Lack of Hosts Proves Smooth but Boring

Do you remember when Anne Hathaway and James Franco hosted the Oscars? The pair barely made it through an overly rehearsed comedy scene, and afterwards, it was one of the main things people talked about because it was so awkward. This year, the Oscars did not have someone to host the show and the Emmys followed suit. Why would they do this? Has another human’s job been lost to technology?

According to ABC News, the 2018 Oscars had the lowest rating it has had in years. Then the 2018 Emmys came around and the same thing happened, only worse. In 2019, the Oscars planned to have Kevin Hart host the show, but that blew up in their faces when just days before the event, Hart’s homophobic tweets resurfaced. The Oscars knew they had to fire Hart; organizations can no longer condone this kind of behavior and get away with it. It was too late to hire someone else, but the show must go on. So the 91st Oscars were hostless. Consequently, the Oscars ratings shot up. ABC couldn’t have been more happily confused.

We can’t directly attribute the 2019 Oscars success to its lack of a host. However, FOX seems to think that not having a host was a very helpful factor in raising ratings.

The official reason the Emmys didn’t have a host this year is that FOX wanted more time to honor the shows. When you don’t have a host you get more time to focus on the shows and this was something FOX wanted. They also may have been looking at how well the Os

Taking away the host is like pulling back the curtain and revealing how award shows are really just corporate events.

cars did without a host, and they were right to pay attention to it, as the Emmys’ ratings went up just like the Oscars’ had.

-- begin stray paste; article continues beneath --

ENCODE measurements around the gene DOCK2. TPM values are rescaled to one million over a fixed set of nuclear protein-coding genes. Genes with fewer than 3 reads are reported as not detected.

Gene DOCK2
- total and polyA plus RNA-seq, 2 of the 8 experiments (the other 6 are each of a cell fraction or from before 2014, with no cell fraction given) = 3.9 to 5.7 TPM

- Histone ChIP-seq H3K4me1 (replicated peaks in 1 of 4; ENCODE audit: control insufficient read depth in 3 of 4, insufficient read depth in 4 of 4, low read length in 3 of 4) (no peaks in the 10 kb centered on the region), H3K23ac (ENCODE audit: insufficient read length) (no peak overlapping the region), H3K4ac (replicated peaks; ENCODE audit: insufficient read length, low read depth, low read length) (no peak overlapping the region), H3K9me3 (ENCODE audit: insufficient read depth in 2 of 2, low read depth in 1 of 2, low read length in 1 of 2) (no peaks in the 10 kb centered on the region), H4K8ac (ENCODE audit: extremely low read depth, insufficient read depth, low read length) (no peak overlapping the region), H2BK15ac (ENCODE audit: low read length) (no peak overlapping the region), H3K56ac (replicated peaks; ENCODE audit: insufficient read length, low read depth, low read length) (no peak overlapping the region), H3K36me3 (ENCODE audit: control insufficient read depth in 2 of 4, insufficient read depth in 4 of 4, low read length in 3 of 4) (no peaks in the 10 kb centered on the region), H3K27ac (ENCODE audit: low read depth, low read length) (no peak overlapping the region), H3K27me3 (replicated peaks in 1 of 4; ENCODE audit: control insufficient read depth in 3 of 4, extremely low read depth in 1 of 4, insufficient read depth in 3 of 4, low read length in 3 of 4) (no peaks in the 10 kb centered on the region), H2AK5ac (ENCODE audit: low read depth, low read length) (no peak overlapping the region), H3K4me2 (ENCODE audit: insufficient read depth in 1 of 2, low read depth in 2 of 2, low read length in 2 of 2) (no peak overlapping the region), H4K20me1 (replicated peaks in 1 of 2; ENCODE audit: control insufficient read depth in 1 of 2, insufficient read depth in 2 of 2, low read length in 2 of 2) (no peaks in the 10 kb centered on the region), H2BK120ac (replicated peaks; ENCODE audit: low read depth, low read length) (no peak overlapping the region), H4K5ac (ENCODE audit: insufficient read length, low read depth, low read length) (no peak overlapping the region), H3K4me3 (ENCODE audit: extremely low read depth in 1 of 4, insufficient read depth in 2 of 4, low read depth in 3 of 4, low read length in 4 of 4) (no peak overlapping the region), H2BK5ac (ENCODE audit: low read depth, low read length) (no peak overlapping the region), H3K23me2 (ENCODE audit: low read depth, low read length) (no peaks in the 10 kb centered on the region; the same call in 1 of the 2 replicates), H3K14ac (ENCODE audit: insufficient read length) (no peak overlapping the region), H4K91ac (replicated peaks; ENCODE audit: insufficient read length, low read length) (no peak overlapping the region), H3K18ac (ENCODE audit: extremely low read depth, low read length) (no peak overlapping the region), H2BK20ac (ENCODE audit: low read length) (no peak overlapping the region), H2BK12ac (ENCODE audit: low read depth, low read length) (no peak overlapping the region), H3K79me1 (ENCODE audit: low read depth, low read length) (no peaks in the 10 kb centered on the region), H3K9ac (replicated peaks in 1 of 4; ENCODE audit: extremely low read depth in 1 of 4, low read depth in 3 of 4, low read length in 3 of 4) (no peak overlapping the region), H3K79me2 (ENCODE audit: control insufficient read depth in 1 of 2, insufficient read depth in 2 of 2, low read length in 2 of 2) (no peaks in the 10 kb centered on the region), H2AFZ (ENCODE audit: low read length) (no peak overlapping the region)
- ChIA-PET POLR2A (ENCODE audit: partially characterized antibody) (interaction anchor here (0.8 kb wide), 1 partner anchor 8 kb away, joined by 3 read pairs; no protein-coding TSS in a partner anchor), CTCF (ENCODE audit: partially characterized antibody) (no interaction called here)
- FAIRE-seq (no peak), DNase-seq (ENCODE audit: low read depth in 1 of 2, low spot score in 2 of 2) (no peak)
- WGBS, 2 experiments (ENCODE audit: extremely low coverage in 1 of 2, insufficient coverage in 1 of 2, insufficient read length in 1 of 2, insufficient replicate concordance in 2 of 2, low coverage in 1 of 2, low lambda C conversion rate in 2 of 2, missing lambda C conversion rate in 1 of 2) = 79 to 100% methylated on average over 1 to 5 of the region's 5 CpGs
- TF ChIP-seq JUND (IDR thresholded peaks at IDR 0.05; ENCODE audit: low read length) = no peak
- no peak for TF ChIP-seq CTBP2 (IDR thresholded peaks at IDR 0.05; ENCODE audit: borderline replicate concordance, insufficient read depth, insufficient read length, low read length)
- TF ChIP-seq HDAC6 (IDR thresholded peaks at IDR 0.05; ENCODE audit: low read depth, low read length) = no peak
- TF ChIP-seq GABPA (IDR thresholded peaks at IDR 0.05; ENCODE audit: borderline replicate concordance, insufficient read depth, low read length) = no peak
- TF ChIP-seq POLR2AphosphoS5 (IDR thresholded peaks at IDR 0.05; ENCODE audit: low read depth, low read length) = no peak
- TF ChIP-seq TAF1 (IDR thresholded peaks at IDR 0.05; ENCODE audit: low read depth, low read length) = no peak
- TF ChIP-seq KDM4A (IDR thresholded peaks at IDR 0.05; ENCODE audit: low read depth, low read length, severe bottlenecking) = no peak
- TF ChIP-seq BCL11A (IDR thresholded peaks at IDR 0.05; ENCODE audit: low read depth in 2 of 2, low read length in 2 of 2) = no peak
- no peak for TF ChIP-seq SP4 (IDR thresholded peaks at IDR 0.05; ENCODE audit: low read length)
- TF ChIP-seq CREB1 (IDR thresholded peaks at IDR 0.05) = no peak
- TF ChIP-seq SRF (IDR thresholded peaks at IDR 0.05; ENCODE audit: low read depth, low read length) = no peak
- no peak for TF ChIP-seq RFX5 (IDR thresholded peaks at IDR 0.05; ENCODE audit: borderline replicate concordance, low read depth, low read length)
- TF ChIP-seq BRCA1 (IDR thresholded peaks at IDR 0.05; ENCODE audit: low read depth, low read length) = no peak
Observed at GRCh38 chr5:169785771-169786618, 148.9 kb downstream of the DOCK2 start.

So the question is, should all awards shows stop spending money on a celebrity host? There are a lot of benefits; the show is much more likely to end on time, it is much cheaper for the network putting on the show, and not having a host can help avoid a lot of drama and criticism. There have been many years when people didn’t enjoy the host and instead of talking about which shows won awards, people were talking about how annoying the host was. If you don’t have a host, there’s no risk of this, and it can be more interesting to have many different people each doing a small part. As comedian Sam Taggart said to Vulture, “I think it’s more fun … it’s like ‘yes, let’s have everyone be able to talk a little bit!’”

And yet award show hosts are something we love, something familiar. If there isn’t a host, then a voice from the speakers or a video of Homer Simpson takes a human’s place. That’s us tossing another job to technology. We want to hear a host’s meh jokes and laugh while they wait. It’s a part of the experience. And really, why take away the host? Does it matter that much if it ends on time or not? We’re all just watching for the fun and the hope that our favorite show will win.

Taking away the host is like pulling back the curtain and revealing how award shows are really just corporate events. They are ways for actors to get hired, movies and TV shows to get watched and, all in all, everyone makes more money, especially if the network isn’t paying a host. The host is there to cover that all up and keep it fun. We still need to have that in our awards shows.

We provide the opportunity to comment in order to foster a healthy debating environment and reserve the right to reject comments that stray away from that objective. Read our full policy →